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Finding the remnants of recent supernova explosions in the solar system's neighbourhood

I just found an article, Long-Ago Supernovae Littered Earth, which reviews evidence presented in The locations of recent supernovae near the Sun from modelling 60Fe transport; D. ...
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1answer
42 views

Why are there more meteorite falls during April?

I was reading this article about the Nov 2015 Fireball surge. One explanation was that "... gravitational forces from Jupiter causes the Taurid meteor stream to be more heavily concentrated near Earth ...
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31 views

Why can't we detect the Earth's orbital motion when looking at the sky and stars?

After I read that speed of earth orbit around the sun is 30 km/s, I looked at sky and I didn't notice any change when compared to the start location. 30 km/s can be converted to (30 * 60 ) km/minute ...
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Light pollution and visibility of Milky way [closed]

Say, 1000 years ago, when there was (almost) no light pollution or air pollution, would the milky-way galaxy have been visible at night, anywhere on Earth?
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Density of stars near the center of the Milky Way

At night, I can look up and see the Milky Way across the sky. My question is, supposing our solar system was, instead of way out on an 'arm' of the galaxy, if we were near the galactic center. Would ...
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38 views

Why don't stars re-emit the photons they absorb, thus restoring a continuous emission spectrum?

If you shine white light through a gas, electrons can absorb sufficiently energetic photons to reach higher excited states. This produces gaps in the spectrum and it's how Helium was discovered. So ...
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What causes damage to interference filters?

I am currently working on a UV detector meant to be mounted on a CubeSat satellite. To select the bandwidth, I consider using an interference filter placed between the detector and the source. ...
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659 views

What are the demographics of stars visible to the naked eye?

Of the stars that can be seen with the naked eye, what are the distributions of each type? For example, how many are main sequence? how many are Super Red giants/white dwarfs/neutron stars...etc. ...
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302 views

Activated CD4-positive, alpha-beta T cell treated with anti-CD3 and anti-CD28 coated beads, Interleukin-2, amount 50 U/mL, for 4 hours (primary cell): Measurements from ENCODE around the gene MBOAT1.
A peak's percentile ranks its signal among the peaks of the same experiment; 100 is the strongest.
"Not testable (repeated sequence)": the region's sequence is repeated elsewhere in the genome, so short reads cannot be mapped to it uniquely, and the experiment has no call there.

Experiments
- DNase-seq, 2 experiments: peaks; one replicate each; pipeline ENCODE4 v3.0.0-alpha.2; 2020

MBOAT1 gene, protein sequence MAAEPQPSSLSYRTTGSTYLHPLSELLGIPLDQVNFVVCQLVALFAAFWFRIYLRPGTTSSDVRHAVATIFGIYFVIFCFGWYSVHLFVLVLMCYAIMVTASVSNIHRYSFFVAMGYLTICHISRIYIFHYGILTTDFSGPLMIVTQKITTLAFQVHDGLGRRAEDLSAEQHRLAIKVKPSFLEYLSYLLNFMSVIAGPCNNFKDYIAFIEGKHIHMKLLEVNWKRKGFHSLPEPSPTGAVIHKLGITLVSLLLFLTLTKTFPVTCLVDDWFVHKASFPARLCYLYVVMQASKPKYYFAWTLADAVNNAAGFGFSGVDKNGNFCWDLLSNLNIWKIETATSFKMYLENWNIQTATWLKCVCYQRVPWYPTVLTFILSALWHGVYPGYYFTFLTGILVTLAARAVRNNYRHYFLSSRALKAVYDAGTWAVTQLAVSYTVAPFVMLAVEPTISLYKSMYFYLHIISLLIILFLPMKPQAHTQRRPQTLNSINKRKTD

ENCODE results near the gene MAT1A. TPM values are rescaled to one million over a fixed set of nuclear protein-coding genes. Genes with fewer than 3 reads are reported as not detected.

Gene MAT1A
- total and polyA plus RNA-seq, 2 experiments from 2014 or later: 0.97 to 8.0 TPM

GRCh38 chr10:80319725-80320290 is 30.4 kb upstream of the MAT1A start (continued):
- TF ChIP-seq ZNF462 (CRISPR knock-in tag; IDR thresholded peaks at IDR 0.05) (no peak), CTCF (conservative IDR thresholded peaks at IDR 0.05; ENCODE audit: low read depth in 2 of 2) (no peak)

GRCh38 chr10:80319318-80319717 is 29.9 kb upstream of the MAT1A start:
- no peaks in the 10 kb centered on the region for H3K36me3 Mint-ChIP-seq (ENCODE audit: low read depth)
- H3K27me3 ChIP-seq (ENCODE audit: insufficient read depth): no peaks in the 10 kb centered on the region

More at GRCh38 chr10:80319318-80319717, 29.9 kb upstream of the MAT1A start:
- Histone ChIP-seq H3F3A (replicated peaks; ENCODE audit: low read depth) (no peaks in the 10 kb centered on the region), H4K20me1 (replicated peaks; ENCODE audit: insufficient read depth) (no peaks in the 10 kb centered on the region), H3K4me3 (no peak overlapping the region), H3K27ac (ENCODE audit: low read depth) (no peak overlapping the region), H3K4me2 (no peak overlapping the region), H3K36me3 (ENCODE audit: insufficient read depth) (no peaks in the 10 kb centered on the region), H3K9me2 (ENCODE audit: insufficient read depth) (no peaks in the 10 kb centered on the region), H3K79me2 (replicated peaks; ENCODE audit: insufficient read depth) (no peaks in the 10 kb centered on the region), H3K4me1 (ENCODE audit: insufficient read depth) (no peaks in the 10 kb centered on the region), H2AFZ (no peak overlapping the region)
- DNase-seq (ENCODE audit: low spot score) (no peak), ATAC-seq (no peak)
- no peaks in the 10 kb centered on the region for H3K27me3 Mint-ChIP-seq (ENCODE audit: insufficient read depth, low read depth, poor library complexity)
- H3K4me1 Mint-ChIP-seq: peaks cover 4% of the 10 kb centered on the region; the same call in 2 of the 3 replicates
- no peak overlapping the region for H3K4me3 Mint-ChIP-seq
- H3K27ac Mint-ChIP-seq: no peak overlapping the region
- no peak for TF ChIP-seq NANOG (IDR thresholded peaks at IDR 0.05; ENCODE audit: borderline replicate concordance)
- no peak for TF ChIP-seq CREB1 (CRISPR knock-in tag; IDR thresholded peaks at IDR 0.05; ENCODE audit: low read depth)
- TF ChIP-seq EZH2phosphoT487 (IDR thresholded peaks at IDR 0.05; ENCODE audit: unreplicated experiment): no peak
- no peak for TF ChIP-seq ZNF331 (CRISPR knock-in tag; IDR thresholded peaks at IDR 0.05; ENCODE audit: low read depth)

The fainter the star, the further away it is?

If a star appears to be very faint, does that imply that it's really far away, or that its intrinsic luminosity is small? More precisely: If I look up into the cosmos and see a star that is very ...
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What size of object does the peak of the cosmological power spectrum correspond to?

The title almost says it all, but to flesh it out more, what is the size a sphere corresponding to the peak in the cosmological power spectrum (Figure 2: ...
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2k views

Why don't the black holes appear black in color in images of galaxies taken from HST?

According to NASA a black hole is anything but empty space. Rather, it is a great amount of matter packed into a very small area According to the documentary Space Unraveling The Cosmos about ...
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21 views

Precision orbit parameters: Is it possible to determine the position of orbiting exoplanets after eg. 50 years?

Is it possible to determine the position of orbiting exoplanets after eg. 50 years? Many parameters of the orbits have large estimates eg .: Tau Ceti f: Orbital period (P) = 642 ± 30 days. It is up to ...
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1answer
26 views

Synthetic Photometry - Calculating a colour index

I have a theoretical black body spectrum, described by plancks law. I also ave the bandpass sensitivity function for various filters. I would like to calculate a colour index from this information, so ...
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1answer
40 views

From how far away could Earth's telescopes detect Earth like radio signals?

The Earth has been broadcasting human generated radio signals for about 100 years now. If a nearby civilization were broadcasting similar radio signals, could we detect them with our own radio ...
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What are good books for graduates/undergraduates in Astrophysics?

There are no book recommendations for Astrophysics here. I will write my own answer, but I am also interested in what are others' views on the question (I will NOT mark my own answer as the best one). ...
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2answers
260 views

Planetary alignment of the gas giants?

There is this nice and new applet of the orbits of the planets around the sun: Solar System Orrery You can click and drag any planet and watch their relative orbits evolve in time. I was curious ...
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What could this star-like object in the morning sky have been?

At sunrise this morning and yesterday morning, around 6:45 am in Chicago, a bright light appeared in the eastern sky over Lake Michigan. It twinkled like a star, but it was much larger and brighter ...